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The Introverted Leader: Processing Time With Faris Khalifeh

“Baby, let me sleep on it. I’ll give you an answer in the morning,” sang Meatloaf in the 1977 chart-topper, “Paradise by the Dashboard Light.” Was he commitment-shy, or merely an introvert needing some processing time?




The pressure to make quick decisions at work is among six roadblocks faced by introverts, identified by Jennifer Kahnweiler in Quiet Influence (2013, Berrett-Koehler). Other roadblocks arising in an extrovert-focused environment are: team focus, talking about ideas, pressure to act extroverted, differing privacy boundaries, and being talked over.


Roadblock, or detour?

Faris Khalifeh is an introvert, and confidently owns this trait. He left his extrovert-cultured workplace behind, and now coaches introverts to build their strengths as quiet leaders. The former marketing consultant shared some of his experiences at Smart Savvy + Associates’ February LeaderLounge, The Introverted Leader. We caught up with Faris for some more insight to share with other Faris Khalifehintroverts striving to perform to their full potential in an extroverted world.

Smart Savvy:  What are some common issues faced by introverts in the workplace?

Faris Khalifeh:  A common challenge I hear from clients is the pressure to “perform” at endless meetings and brainstorming sessions. We introverts feel great duress to think on the spot, because we need time to process new information and reflect on it before sharing our thoughts and ideas. Our extroverted colleagues are more likely to think out loud to process the information, and we can feel pressure to contribute to the conversation without feeling we’re ready to respond.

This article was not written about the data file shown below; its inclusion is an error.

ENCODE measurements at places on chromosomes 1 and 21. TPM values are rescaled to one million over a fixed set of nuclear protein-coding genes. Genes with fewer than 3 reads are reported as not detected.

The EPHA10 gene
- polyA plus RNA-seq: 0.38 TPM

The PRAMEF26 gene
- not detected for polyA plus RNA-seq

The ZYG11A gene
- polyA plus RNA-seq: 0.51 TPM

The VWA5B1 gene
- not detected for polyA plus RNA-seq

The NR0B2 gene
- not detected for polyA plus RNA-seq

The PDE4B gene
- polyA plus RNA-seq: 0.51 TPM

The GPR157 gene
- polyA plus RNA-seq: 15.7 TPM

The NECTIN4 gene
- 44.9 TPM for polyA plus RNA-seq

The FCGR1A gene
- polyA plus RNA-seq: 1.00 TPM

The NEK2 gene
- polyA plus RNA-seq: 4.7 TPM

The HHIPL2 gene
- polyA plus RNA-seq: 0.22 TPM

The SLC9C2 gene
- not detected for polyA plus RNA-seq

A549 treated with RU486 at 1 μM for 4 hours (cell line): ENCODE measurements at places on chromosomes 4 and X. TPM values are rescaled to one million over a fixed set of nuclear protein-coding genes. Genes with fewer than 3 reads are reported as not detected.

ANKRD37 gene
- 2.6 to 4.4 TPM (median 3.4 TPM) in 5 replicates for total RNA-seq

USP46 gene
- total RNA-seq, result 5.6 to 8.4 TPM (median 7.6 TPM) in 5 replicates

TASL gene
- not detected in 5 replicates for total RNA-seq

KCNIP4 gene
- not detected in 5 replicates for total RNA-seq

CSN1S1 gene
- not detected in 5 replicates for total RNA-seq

The physical environment can also affect performance. For example, the trend towards open office spaces, with shared work areas or cubicle design are great for extroverts—the ability to constantly talk ideas out and instantly collaborate feeds their energy. Conversely, this same space is draining for introverts, who regenerate their energy from time alone and having the quiet space to think.

Smart Savvy:  Short of calling in sick on meeting days, how can introverts not only make it through their day, but be a high performer?

Faris Khalifeh:  First thing is not to hide the fact that you’re an introvert:  it’s a trait, not a weakness. Be open with colleagues, and let them know that you’ll get back to them (with a timeframe) on an issue, or will put some notes together in an email. Request agendas ahead of meetings to allow for advance preparation. When booking meetings, avoid back-to-back timeslots, and work in quiet/solitude time, which could be a few minutes of mindful meditation, or a walk around the block.

Introverts benefit from being mindful of how they spend their energy—what are the drains, and what brings the boosts? Awareness supports successful energy management. When you understand your needs, you can start to accommodate them within your daily schedule. When your schedule is working well, then so are you.

Smart Savvy:  How can introverts excel as leaders in their workplace?

Faris Khalifeh:  Be a proud introvert. An introverted leader provides a different style of leadership than an extrovert, not a lesser style. Embrace the strengths of introversion: deep listening and asking questions; taking time to gather information and create sound strategies; using writing to communicate with clarity and persuasion.

Don’t try to be an extrovert – that’s akin to a lefty trying to be a right-hander. Recent stats show that 40 percent of CEOs are introverts, so you’re in good company!

Faris Khalifeh offers one-on-one coaching, corporate training, and workshops to coach introverts to build their strengths as quiet leaders. Contact Faris through Quiet Leadership.

Other Introverted Superpowers

Kahnweiler’s book also reveals some “Introvert Superpowers” that introverts can use to their advantage in the workplace: develop thoughtful strategies during quiet time; contribute relevant research and data by preparing ahead for meetings; avoid impulse decision-making by listening and asking thoughtful questions; bring focus to issues through facilitated conversations; keep others on track through written summaries with clear objectives and expectations; and create strong network connections by sharing thoughtful social media posts.

Bottom line for the Introverted Leader: embrace your introverted nature, and use your strengths to #standapart in your workplace. And, unless it’s a barista waiting for your coffee order, when someone demands “I gotta know right now!”, it’s perfectly fine to let them know you need to sleep on it.

Sheryl Gray

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